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EMERGING MARKETS-Ecuador bonds rally after surprise election result; c.bank support…

The New York Times

Young Migrants Crowd Shelters, Posing Test for Biden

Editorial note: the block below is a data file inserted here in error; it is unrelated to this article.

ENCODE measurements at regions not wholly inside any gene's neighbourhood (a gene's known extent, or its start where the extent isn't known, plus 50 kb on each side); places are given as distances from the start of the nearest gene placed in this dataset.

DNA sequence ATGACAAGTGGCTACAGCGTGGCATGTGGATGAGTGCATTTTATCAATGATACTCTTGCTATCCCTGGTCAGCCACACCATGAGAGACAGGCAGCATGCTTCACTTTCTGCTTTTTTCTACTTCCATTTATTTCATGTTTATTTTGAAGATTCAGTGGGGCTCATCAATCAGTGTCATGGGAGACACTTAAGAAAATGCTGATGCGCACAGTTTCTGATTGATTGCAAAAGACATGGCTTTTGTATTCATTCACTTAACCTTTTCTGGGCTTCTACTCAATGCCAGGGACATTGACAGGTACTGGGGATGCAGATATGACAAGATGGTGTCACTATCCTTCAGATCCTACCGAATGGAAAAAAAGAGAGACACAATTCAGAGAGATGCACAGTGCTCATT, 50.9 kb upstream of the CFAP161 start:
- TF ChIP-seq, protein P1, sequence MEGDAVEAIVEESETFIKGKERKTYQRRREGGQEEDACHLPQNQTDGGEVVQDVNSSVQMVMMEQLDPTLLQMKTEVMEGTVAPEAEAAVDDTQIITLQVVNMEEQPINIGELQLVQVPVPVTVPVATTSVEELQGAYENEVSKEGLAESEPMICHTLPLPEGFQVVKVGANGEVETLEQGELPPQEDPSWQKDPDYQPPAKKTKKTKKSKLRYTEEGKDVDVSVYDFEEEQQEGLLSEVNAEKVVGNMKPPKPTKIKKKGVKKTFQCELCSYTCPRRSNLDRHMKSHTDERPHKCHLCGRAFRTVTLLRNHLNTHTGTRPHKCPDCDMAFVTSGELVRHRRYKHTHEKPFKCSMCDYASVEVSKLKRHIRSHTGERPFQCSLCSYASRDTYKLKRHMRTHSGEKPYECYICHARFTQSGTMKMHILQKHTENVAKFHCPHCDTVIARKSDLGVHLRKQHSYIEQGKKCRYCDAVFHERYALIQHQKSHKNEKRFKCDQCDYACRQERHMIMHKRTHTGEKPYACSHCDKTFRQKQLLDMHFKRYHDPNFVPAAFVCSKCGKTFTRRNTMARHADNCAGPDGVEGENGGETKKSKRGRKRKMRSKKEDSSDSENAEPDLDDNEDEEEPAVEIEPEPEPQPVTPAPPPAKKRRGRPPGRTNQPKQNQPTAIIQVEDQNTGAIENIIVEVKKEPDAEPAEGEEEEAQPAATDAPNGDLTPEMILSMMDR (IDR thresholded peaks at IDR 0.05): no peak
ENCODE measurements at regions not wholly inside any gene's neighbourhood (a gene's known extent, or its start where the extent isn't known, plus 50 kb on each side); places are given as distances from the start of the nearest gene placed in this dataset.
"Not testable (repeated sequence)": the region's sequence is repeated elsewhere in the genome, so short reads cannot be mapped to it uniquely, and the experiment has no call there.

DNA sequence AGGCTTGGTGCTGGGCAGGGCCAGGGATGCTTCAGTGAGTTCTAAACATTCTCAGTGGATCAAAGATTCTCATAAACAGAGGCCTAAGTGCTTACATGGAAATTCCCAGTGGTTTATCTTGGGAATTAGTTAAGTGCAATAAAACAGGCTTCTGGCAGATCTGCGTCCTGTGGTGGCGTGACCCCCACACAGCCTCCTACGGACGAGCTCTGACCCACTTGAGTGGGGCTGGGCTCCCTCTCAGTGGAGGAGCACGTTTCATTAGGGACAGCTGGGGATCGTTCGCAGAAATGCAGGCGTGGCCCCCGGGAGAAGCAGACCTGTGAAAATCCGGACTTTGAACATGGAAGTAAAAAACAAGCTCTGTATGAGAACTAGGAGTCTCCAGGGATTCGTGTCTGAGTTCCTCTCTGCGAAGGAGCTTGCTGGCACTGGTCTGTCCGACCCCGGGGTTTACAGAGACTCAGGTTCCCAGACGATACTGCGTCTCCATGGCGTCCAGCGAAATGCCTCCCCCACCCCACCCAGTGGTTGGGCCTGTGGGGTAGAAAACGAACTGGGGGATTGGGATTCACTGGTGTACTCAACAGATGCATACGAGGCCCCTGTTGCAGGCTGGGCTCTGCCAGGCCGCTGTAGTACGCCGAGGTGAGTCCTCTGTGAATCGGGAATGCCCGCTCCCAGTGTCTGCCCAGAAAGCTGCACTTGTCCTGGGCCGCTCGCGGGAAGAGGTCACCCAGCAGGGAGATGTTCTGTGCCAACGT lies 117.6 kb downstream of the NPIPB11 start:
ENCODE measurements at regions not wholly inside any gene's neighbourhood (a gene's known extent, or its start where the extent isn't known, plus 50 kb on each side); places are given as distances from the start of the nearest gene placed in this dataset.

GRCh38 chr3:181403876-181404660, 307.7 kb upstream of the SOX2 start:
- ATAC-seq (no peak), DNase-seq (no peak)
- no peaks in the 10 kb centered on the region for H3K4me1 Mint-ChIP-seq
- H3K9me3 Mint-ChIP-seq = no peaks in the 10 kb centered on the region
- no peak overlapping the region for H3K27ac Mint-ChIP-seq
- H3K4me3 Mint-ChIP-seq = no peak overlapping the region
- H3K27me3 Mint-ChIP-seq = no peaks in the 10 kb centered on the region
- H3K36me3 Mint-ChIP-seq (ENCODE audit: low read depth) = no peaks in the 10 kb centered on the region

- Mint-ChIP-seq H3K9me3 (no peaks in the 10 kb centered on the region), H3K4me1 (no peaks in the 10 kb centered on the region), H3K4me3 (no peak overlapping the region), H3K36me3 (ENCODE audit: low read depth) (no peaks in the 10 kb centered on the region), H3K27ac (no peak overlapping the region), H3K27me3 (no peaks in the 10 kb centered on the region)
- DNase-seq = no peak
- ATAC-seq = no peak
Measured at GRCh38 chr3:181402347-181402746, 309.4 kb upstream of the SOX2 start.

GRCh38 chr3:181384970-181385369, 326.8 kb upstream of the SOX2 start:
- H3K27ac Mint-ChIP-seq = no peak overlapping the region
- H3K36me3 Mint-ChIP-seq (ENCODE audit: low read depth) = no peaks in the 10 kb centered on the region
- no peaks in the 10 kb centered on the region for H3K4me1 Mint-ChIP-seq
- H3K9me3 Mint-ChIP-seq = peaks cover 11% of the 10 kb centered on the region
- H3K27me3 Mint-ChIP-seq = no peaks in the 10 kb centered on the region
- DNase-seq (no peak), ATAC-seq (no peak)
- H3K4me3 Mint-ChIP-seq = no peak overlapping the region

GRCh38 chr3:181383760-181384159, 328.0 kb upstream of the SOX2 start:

WASHINGTON — The desperate plea landed this week in the email inboxes of employees in government agencies like the Department of Homeland Security and NASA: Will you consider taking a four-month paid leave from your job to help care for migrant children in government-run shelters packed with new arrivals at the border? The request to much of the federal workforce came from the Department of Health and Human Services, which is at the heart of a frantic effort by the Biden administration to keep up with a surge in young people crossing the southwestern border hoping to reunite with relatives already in the United States. The numbers are daunting. In March, Border Patrol agents encountered nearly 19,000 children at the border — the largest number recorded in a single month — most of them fleeing poverty and violence in Central America. And the flow of migrant children is expected to increase in coming weeks. Sign up for The Morning newsletter from the New York Times More than 20,000 children and teenagers are in the custody of a government system that is already at “103% of capacity,” including nearly 17,000 in shelters run by the health department, according to briefing materials from Operation Artemis, a response to the border crisis led by the Federal Emergency Management Agency. Government projections obtained by The New York Times show there could be more than 35,000 migrant children to be cared for by June — a prospect that one former senior health and human services official called “terrifying.” The ability of the Department of Health and Human Services to build shelters, move children quickly into them and then unite them with relatives and other sponsors in the United States is the first major test of whether the Biden administration can respond swiftly and effectively to a growing immigration crisis that has far-reaching political and human ramifications. The pressure is producing tension inside the White House. President Joe Biden expressed frustration with Xavier Becerra, his new secretary of health and human services, in a White House meeting March 30, for what the president views as bureaucratic holdups in increasing capacity, according to two administration officials familiar with the exchange. Susan Rice, director of the Domestic Policy Council, and Amy Pope, the president’s senior adviser for migration issues, have been aggressively pressing officials from the health department and other immigration agencies for explanations about the failure to quickly move more than 4,000 migrant youths out of jail-like detention facilities run by Border Patrol, according to several people familiar with the meetings. When they first cross the border, unaccompanied children and teenagers are taken to border jails. By law, they are supposed to be held there for no more than three days before being moved to about 150 shelters and other facilities and group…

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